Backstage Pass: Insight into the significance of Hawaii’s music


My dad, Sani Apuakehau, performing at the HoloHolo Fest in California with the band “Three Plus.” Photo courtesy of Jem San Pedro.

Not many people can say that their dad has graced the same stage of local musical legends such as Fiji, The Mana’o Company and Natural Vibrations. I never really understood the important role that musicians, like my dad, played in our local culture until I entered my high school years and found myself drawn to the music that so many people cherish.  

My dad, Sani Apuakehau, entered this exclusive world of local music in the early 2000’s. It gave him the unique opportunity to travel across our island chain and the world to sing and play his guitar alongside the well-known local group, Hoonua. 

My dad takes great pride in sharing aloha through his music. As I watch the crowds sway, sing and skank to the music from backstage, I feel so grateful to witness him doing what he loves, while also contributing to the local music community; a community that is so important to our culture because it tells stories of our people and places. 

From songs about our aina to the struggles of the Hawaiian people, local music gives voice to our communities. Local music has been around for years, connecting our native people together. 

“My father is 100% Hawaiian, (so) I feel obligated to want to sing for my culture and people,” Apuakehau said. “Local music has been around my whole life, and it just feels right to be a part of it.”

Music is the heart of our ohana. My paternal grandfather was born and raised in Laie. My father was introduced to the local lifestyle and music from a young age. Once my dad made an album, his success skyrocketed. He was performing at nightclubs, bars, restaurants, festivals and even traveled to other countries to sing alongside legendary local artists.

Musical artists of today have found a way to bridge the sounds of our island music with that of other genres.  Their innovation and passion has resulted in their success here in Hawaii and around the world.  

As a young child, I would attend my dad’s concerts with my mom. Beach 5 was a band my dad was a part of back in the day. I would be in a stroller, while my mom would perform songs with my dad’s band. As I grew up, I would borrow drumsticks from one of my uncles and would drum at the tables, pretending that I was with the band.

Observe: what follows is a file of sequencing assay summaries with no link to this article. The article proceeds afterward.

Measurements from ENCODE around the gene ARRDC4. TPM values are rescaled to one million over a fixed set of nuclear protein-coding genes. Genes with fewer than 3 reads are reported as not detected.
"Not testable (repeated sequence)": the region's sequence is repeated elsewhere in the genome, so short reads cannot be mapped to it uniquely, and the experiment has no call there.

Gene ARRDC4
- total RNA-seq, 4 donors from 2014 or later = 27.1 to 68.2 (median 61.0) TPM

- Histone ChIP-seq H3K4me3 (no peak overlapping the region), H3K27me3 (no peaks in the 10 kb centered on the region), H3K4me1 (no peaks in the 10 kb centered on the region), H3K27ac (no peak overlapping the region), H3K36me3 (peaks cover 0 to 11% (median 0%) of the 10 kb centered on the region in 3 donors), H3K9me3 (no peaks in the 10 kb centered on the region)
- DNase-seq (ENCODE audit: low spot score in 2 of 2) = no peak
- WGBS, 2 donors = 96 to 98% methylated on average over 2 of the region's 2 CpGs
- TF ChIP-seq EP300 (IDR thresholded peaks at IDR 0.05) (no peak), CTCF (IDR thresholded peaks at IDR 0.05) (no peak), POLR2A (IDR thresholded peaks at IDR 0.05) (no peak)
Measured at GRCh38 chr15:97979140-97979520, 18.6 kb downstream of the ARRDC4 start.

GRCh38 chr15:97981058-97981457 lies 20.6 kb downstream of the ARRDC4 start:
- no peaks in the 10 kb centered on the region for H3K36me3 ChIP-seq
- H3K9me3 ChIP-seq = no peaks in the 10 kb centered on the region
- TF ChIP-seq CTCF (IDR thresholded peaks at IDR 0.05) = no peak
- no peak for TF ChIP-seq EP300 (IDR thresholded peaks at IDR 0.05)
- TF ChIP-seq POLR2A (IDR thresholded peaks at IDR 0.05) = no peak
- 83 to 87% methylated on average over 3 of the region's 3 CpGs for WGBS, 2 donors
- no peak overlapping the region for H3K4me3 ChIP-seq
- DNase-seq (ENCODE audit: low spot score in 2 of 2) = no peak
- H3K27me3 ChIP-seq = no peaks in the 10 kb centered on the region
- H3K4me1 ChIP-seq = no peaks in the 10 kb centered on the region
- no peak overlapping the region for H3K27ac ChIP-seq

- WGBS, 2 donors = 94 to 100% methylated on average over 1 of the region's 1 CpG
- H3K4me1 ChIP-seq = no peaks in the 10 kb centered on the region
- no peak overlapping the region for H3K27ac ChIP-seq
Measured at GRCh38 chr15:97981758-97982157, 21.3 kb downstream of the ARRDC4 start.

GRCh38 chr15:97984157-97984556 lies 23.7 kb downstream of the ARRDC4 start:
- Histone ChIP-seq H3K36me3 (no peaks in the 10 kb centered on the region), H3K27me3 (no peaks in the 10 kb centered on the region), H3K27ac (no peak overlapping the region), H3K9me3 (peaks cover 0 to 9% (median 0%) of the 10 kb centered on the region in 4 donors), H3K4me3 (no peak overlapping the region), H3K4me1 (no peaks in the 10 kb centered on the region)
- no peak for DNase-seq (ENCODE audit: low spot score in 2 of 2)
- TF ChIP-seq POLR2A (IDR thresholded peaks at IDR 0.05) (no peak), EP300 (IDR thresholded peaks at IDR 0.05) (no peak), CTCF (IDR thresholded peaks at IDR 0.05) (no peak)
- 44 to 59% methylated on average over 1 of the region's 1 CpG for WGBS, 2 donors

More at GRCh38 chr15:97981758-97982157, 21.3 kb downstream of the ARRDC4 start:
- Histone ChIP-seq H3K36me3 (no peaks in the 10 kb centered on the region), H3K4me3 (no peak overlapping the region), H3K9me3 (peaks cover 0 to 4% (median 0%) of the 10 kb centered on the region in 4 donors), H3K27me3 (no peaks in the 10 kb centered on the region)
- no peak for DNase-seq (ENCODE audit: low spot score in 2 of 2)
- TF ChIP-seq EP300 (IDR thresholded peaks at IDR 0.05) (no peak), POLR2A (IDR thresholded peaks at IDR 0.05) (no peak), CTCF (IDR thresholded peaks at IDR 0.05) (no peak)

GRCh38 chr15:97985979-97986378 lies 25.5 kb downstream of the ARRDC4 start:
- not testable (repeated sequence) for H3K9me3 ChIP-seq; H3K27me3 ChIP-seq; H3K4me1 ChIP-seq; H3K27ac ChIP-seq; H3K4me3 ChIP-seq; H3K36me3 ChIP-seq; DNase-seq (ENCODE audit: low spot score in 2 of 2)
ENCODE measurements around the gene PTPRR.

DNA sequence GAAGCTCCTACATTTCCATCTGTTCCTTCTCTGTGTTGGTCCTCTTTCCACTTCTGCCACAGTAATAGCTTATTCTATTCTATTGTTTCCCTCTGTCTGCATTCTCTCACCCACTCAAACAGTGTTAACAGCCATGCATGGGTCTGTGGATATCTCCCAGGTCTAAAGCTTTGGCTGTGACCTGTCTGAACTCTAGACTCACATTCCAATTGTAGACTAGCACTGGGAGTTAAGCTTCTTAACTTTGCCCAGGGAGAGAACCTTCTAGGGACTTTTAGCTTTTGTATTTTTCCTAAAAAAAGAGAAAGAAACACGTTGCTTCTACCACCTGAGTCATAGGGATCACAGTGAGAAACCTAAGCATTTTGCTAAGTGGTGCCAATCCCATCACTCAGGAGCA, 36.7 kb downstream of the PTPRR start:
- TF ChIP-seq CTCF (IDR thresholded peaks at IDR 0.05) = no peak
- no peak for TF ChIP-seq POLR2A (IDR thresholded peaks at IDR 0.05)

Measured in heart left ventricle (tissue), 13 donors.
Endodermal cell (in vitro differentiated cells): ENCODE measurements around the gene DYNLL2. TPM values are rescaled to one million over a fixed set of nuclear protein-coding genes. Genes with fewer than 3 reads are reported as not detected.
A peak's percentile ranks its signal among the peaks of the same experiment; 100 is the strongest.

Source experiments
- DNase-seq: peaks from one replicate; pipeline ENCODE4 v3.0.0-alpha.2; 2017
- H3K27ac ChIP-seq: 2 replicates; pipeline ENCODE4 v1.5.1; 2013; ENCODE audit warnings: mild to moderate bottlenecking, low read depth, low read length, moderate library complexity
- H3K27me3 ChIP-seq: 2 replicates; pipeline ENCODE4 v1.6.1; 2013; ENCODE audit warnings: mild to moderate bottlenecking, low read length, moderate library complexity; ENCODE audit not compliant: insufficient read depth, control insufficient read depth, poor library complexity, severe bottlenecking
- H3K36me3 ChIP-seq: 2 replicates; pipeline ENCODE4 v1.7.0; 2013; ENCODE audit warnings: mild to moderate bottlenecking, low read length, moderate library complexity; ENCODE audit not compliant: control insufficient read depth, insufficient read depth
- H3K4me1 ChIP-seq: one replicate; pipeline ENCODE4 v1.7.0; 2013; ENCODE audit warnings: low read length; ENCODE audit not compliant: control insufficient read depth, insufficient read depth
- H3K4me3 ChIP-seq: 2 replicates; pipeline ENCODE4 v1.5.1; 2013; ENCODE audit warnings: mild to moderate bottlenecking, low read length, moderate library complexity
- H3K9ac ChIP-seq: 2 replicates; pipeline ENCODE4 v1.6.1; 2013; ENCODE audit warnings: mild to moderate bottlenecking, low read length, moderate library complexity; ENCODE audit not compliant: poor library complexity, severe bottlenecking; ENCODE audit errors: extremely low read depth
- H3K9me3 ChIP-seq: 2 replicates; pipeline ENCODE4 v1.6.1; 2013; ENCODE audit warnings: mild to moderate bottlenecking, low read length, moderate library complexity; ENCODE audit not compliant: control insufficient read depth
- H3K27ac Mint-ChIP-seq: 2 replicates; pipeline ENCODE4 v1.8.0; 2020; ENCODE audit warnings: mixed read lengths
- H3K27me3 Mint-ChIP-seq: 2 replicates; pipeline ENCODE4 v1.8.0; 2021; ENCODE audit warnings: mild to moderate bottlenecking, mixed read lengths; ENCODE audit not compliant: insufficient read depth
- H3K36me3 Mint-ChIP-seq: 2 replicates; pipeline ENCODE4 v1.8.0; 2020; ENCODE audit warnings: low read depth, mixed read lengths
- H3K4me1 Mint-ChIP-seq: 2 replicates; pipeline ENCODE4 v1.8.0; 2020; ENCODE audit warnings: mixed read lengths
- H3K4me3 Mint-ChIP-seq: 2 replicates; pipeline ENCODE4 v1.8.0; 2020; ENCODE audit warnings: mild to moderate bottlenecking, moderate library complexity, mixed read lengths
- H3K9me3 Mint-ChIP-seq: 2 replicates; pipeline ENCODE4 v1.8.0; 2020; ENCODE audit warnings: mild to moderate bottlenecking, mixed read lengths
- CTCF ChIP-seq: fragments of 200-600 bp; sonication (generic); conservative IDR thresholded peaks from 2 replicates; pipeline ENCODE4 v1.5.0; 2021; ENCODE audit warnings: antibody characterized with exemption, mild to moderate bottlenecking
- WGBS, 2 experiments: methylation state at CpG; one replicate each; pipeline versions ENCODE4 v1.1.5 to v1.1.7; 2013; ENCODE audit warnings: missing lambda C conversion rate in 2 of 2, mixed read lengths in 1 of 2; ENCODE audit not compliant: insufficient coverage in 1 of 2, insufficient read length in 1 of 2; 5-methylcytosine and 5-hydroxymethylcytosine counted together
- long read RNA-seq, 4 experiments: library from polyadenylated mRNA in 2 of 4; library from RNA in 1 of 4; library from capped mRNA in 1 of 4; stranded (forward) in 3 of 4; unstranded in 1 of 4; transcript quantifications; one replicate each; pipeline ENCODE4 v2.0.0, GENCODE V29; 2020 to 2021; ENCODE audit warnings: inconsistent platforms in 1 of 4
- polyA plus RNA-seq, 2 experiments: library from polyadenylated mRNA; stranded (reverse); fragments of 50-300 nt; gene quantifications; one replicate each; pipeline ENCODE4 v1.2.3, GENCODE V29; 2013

The City & County of Honolulu recognizes Josh Tatofi and his band with a certificate. (Left to right) Manager Aaron Mikami, a hula dancer, singers Josh Tatofi, Sani Apuakehau and Laupepa Letuli. Photo courtesy of Sani Apuakehau.

“Never in a million years would I have thought that I would be performing in front of my daughter,” Apuakehau said. 

Fast forward to my teenage years, when I began to understand that the musicians, who I referred to as “uncles,” were actually the brightest stars in Hawaii music. Through my dad’s influence, I have become very rooted and deeply connected with my people and our culture

“Although Hawaii is a small island, if you have the right motivation, you can rise above and be heard across the world,” local radio DJ and talent manager Aaron Mikami said. Although Mikami isn’t Hawaiian, he grew up in Hawaii where he was rooted in local culture, including music and football. Following his passion for music, he took on positions of influence in the music scene and became a well-recognized figure, rubbing elbows with the who’s who of Hawaii musicians. He describes his childhood as one that was heavily influenced by sounds of our islands. He’s now living out his dream and bringing that unique sound to stages across Hawaii.  

“(Music) has greatly influenced my life in such a positive way that I don’t know what I would do if local music didn’t exist,” Mikami said.

Local music is the heartbeat of the Hawaiian people. Through music, my father realized his dream of sharing his talent and love of Hawaii to people near and far. Music can also inspire someone like my Uncle Aaron to help propel local artists to realize their dreams beyond our island home. For me, music has been the backdrop to my life; influencing me to connect to and find deep pride in my culture and who I am as a young native Hawaiian. Should you ever find yourself skanking to island music in front of a stage, think of the dreams being realized by the musicians in front of you.